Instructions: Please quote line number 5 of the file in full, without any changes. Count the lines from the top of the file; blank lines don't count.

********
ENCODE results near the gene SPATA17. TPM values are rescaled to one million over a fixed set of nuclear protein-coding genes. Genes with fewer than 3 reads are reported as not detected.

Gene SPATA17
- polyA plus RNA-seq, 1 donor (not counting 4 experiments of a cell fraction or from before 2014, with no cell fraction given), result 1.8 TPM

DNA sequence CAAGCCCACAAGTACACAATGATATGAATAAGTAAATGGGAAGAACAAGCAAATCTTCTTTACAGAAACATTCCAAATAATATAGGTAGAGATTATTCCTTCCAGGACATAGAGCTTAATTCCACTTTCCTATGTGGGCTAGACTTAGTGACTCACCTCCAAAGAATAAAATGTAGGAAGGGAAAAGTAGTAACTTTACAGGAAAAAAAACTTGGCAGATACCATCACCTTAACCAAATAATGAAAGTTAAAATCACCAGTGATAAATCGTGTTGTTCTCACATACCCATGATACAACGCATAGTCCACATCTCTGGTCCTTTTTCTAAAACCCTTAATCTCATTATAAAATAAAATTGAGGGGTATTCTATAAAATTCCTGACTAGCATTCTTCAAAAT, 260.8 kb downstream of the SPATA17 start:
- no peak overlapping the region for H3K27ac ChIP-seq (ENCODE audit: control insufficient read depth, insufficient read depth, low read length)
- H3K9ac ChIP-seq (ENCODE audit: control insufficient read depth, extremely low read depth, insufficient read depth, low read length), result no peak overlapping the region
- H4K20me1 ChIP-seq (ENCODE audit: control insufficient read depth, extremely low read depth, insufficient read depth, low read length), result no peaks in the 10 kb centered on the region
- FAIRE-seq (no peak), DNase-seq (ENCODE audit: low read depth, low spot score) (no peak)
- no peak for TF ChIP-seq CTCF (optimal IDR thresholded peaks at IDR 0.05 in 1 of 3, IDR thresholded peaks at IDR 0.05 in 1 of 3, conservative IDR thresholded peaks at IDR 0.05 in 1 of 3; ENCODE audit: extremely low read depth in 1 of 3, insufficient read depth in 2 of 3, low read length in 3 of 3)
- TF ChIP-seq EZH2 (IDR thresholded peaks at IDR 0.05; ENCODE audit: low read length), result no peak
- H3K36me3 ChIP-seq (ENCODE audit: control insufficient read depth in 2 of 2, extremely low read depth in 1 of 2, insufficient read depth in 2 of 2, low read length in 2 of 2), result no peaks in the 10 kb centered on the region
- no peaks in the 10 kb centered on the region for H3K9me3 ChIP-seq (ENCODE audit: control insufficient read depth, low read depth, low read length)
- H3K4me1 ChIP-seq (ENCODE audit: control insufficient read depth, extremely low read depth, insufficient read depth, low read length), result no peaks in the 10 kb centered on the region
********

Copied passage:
- no peak overlapping the region for H3K27ac ChIP-seq (ENCODE audit: control insufficient read depth, insufficient read depth, low read length)